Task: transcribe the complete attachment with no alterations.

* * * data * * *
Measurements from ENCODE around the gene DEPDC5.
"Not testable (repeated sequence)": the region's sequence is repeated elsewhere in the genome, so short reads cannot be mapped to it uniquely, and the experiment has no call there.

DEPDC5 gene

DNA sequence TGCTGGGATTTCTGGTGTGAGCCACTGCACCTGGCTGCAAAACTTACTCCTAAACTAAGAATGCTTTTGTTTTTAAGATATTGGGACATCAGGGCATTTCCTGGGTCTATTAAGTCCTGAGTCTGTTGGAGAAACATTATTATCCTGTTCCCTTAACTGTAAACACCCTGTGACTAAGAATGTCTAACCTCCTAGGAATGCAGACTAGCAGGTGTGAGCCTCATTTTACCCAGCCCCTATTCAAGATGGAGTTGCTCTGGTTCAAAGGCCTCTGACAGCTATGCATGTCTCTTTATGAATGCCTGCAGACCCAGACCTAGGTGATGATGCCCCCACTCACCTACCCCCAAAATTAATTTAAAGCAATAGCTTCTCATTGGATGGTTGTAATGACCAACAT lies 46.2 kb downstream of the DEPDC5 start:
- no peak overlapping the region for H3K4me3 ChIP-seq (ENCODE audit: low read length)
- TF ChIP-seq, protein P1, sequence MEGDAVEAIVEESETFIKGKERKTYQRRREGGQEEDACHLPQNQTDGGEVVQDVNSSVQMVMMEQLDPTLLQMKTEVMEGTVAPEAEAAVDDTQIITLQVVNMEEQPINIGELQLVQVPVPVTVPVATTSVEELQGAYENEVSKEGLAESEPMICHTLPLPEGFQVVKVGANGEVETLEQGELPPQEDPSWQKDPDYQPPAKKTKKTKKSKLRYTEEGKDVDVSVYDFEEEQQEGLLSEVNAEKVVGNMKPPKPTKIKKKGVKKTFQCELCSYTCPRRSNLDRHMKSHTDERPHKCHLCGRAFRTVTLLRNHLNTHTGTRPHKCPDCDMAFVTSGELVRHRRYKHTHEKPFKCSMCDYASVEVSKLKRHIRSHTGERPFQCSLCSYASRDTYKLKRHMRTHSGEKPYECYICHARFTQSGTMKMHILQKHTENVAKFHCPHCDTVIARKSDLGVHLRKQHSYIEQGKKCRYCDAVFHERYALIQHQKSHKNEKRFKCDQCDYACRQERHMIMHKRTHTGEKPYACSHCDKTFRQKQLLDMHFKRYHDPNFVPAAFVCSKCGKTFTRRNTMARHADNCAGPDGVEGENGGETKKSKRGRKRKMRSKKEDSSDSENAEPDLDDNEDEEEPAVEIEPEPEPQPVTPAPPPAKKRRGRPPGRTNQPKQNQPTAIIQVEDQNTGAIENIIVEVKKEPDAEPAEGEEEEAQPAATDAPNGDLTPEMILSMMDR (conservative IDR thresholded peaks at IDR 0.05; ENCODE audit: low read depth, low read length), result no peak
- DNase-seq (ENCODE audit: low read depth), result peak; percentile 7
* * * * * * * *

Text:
Measurements from ENCODE around the gene DEPDC5.
"Not testable (repeated sequence)": the region's sequence is repeated elsewhere in the genome, so short reads cannot be mapped to it uniquely, and the experiment has no call there.

DEPDC5 gene

DNA sequence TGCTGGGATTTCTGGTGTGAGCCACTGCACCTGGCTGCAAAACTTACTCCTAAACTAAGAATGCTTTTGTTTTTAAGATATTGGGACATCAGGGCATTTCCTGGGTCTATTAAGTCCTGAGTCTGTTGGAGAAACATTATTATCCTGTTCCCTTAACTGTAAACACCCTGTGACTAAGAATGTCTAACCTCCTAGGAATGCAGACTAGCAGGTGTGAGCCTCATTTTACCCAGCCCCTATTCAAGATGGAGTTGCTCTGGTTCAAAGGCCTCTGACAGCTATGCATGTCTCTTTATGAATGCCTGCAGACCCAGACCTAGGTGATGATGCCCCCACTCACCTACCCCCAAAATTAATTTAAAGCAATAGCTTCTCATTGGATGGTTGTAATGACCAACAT lies 46.2 kb downstream of the DEPDC5 start:
- no peak overlapping the region for H3K4me3 ChIP-seq (ENCODE audit: low read length)
- TF ChIP-seq, protein P1, sequence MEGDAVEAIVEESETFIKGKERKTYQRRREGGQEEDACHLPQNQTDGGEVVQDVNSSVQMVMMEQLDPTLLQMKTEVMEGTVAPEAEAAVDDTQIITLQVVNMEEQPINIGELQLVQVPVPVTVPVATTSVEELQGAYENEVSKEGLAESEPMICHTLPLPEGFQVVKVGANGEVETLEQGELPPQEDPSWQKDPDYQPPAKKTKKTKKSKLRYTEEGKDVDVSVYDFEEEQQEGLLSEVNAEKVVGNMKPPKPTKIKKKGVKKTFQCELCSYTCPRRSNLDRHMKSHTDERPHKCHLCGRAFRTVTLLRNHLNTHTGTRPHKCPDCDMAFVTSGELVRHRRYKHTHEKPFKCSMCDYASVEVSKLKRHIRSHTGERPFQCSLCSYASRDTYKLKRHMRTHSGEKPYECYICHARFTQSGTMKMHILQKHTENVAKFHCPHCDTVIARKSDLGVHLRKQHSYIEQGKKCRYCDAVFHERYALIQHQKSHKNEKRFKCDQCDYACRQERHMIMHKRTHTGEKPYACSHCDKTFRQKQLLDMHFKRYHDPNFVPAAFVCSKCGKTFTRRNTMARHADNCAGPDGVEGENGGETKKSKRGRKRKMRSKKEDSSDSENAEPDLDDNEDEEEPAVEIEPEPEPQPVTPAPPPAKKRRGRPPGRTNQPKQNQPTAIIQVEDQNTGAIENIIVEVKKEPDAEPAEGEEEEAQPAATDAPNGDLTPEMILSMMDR (conservative IDR thresholded peaks at IDR 0.05; ENCODE audit: low read depth, low read length), result no peak
- DNase-seq (ENCODE audit: low read depth), result peak; percentile 7